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Scottish transport minister Henry McLeish has today called on public transport operators to offer free concessionar...
Scottish transport minister Henry McLeish has today called on public transport operators to offer free concessionary travel for the blind on their services.

The government is committed to tackling the transport problems faced by disabled people - and the minister urged all operators to follow suit and face up to their social obligations.

Mr McLeish told guests and delegates at Fife Council's Getting About in Fife conference in Dunfermline:

'This government is very much committed to partnership and we want transport operators to help us address social exclusion from transport services which still affects many blind people. I am calling on them to introduce a free concessionary travel scheme which will go some way to helping blind people enjoy a better quality of life.

'It is wrong to always look to Government for solutions to problems faced by society - we want businesses to come forward with innovative ideas and help us solve problems in partnership. Transport operators should look to the excellent lead recently given by BP, which cut the price of petrol by 2p a gallon in rural areas. That is the kind of project we are keen to encourage.

'This Government is very much alive to the transport needs of disabled people. We have also just pledged to spend #600,000 on funding community transport measures, and many of the projects which will benefit when we distribute the monies will help disabled people travel around Scotland more freely.

'The government will also build on the transport aspects of the Disability Discrimination Act 1995 when we publish the integrated transport white paper in the summer. This will be the most significant single event in post-war Scottish transport and will put in place the framework for a modern, environmentally-friendly transport infrastructure to address the needs of Scots.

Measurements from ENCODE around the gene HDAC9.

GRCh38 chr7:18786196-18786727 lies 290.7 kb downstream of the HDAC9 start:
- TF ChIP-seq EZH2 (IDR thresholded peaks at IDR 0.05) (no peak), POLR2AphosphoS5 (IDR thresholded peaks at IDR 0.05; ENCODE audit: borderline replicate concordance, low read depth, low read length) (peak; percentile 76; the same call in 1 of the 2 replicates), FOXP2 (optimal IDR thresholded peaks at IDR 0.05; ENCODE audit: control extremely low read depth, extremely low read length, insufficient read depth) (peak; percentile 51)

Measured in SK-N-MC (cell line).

'As a local MP, I am also well aware that an effective transport infrastructure is essential to Fife's economy, which is dependent for its success on good access to labour, markets and suppliers. But transport is also about people and this Government's intention is that transport policy should fundamentally be about meeting people's needs and establishing an integrated transport system which is accessible to the maximum number of people. We must create a range of policies which enable the most effective solutions to be delivered at local level to combat social exclusion from transport services.'


1. The Disability Discrimination Act 1995 provides, amongst a whole range of issue affecting disabled persons, powers for specific regulations covering transport vehicles which will require new vehicles or, in the case of taxis, newly-licensed vehicles, to be fully accessible to disabled people. Consolation exercises are underway about the content of the related regulations and the timetable for implementation.

2. Fife Council's conference, Getting About in Fife, was held in the Glen Pavilion, Pittencrieff Park, Dunfermline and was aimed at discussing access and mobility issues in the Kingdom.

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